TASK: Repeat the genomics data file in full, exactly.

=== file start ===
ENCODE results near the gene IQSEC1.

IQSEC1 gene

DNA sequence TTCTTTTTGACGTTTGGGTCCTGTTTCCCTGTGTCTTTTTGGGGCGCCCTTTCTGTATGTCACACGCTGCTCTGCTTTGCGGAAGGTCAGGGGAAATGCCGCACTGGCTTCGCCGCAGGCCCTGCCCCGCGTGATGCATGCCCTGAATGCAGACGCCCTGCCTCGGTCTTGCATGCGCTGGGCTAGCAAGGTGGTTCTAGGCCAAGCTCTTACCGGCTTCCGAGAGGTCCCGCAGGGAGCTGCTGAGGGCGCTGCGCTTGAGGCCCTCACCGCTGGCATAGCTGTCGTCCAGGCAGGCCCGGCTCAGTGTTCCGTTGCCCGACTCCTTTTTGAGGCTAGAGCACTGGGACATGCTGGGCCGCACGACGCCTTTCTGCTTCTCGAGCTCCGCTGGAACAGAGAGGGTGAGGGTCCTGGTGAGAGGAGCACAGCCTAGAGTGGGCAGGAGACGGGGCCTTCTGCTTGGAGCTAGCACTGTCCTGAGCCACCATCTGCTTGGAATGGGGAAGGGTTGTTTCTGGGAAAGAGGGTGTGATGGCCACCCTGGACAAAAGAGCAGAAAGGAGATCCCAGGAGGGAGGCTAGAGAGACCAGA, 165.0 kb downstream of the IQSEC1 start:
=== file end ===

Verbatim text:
ENCODE results near the gene IQSEC1.

IQSEC1 gene

DNA sequence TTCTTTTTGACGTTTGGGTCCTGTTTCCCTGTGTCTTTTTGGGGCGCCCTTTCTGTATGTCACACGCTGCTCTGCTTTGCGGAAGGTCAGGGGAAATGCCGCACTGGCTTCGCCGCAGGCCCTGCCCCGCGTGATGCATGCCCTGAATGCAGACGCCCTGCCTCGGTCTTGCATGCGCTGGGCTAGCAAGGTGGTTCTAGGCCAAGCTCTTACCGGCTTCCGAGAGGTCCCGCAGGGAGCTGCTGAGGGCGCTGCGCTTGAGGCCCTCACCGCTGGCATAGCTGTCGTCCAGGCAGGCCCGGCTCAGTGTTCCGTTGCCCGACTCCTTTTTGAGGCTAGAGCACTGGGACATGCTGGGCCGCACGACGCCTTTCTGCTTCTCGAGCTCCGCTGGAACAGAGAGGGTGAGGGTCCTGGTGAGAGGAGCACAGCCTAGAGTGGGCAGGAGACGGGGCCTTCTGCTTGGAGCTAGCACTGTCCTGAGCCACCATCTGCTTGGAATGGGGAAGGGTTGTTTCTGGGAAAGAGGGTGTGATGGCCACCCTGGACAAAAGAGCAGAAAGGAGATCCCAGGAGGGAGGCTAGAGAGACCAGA, 165.0 kb downstream of the IQSEC1 start: